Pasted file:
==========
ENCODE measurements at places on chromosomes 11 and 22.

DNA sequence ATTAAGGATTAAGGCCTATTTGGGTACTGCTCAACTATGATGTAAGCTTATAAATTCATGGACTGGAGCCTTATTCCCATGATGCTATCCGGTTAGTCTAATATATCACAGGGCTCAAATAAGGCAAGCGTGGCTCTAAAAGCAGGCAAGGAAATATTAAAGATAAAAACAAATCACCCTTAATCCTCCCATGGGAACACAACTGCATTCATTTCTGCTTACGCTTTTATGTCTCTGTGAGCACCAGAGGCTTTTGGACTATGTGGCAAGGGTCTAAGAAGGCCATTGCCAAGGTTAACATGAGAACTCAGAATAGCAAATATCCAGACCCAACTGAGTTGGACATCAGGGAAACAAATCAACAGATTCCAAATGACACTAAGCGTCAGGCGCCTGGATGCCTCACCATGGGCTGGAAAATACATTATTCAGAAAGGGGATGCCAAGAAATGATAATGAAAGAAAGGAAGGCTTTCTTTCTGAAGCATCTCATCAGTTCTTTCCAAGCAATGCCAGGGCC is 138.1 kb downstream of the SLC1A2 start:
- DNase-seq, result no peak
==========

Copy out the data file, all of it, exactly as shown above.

ENCODE measurements at places on chromosomes 11 and 22.

DNA sequence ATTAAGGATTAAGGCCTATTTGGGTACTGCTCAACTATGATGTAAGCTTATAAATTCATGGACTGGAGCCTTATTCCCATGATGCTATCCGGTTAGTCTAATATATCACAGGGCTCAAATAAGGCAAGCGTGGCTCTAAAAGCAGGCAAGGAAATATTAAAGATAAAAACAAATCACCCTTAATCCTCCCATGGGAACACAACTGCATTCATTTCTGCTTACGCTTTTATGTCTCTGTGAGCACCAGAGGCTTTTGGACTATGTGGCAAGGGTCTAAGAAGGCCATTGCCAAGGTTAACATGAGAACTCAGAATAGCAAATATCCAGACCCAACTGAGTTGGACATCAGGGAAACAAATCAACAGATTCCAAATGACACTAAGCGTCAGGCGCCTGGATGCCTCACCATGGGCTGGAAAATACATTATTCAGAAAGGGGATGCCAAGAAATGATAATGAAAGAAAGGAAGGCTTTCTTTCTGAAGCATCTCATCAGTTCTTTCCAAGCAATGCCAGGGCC is 138.1 kb downstream of the SLC1A2 start:
- DNase-seq, result no peak